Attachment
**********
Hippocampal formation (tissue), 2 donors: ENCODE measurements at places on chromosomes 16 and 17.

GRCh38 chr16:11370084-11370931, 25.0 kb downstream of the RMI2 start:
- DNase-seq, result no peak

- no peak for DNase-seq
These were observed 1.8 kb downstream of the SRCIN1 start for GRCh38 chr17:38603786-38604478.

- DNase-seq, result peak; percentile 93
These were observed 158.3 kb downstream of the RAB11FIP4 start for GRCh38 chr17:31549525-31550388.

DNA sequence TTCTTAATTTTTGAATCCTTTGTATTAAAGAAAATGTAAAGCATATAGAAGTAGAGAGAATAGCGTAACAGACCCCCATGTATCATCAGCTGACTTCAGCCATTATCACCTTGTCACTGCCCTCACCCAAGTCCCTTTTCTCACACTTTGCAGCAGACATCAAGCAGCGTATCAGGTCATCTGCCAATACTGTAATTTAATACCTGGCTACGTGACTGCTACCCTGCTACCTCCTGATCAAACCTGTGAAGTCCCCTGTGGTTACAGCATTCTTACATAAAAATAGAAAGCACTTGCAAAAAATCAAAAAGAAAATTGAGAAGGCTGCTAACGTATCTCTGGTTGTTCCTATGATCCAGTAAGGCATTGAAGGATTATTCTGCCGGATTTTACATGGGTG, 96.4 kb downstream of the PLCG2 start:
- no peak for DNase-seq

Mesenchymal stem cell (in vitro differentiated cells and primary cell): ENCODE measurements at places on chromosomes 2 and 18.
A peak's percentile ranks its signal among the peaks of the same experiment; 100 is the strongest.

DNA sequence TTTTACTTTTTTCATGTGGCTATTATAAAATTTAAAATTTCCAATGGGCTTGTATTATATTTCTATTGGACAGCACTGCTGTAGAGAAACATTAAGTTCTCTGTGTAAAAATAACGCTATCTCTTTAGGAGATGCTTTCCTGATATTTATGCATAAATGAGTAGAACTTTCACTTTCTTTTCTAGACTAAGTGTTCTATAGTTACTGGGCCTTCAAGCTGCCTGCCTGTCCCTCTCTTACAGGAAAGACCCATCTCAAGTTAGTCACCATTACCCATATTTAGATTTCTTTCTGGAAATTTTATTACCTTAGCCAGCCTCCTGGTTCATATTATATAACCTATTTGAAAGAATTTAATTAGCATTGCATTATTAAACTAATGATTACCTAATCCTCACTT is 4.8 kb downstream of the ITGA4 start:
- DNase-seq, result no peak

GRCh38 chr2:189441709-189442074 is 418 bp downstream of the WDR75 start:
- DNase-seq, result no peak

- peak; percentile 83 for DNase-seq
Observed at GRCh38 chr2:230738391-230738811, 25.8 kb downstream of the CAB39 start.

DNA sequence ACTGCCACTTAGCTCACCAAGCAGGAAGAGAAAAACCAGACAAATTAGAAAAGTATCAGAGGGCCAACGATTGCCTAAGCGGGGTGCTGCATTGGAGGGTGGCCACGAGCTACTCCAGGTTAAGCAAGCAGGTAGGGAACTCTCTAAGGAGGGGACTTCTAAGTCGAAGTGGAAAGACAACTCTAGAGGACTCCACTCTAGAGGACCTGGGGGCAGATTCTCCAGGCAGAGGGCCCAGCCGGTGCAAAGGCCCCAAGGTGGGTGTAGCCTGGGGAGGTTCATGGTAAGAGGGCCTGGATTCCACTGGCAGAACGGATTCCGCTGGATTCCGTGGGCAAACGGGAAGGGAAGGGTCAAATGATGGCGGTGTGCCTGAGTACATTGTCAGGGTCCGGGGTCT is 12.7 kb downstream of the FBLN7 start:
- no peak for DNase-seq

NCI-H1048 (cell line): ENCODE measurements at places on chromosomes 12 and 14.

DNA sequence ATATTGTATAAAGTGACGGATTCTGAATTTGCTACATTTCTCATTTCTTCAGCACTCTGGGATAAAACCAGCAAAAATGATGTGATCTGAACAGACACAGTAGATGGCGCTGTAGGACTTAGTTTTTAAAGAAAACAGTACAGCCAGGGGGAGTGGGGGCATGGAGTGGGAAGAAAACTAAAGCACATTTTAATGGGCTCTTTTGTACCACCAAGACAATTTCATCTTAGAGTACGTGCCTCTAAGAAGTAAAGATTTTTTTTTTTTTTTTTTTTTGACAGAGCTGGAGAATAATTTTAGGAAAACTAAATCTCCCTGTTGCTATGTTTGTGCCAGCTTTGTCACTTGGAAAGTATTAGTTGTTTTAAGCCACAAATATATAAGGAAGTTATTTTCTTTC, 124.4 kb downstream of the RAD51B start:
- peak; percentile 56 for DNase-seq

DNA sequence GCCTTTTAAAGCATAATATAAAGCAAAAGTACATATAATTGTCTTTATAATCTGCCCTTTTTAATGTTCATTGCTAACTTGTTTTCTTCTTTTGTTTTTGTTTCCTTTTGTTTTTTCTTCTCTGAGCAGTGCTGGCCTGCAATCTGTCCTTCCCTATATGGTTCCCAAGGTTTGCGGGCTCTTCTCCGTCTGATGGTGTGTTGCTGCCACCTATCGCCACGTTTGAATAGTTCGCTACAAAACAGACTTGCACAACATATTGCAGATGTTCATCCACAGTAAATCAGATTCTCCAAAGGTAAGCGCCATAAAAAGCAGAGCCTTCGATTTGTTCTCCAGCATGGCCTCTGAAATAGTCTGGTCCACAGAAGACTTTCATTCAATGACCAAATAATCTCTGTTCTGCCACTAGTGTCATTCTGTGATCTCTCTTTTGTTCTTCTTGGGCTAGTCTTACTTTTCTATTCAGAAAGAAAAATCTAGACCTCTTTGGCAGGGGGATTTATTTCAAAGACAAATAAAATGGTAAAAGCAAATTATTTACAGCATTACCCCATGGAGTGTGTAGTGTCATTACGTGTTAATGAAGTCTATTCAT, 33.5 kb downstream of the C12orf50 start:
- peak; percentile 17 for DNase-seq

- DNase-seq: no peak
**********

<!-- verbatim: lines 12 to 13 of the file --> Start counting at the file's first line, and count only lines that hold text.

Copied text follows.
DNA sequence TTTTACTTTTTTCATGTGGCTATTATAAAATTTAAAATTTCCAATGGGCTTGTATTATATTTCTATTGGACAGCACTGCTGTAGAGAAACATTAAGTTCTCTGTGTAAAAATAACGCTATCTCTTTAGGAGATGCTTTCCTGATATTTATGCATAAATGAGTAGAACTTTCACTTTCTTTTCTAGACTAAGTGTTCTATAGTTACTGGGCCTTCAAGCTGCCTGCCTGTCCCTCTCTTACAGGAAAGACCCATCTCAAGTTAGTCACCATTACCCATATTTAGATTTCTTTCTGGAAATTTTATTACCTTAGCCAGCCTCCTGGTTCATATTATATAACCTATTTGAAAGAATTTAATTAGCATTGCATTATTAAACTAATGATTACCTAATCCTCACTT is 4.8 kb downstream of the ITGA4 start:
- DNase-seq, result no peak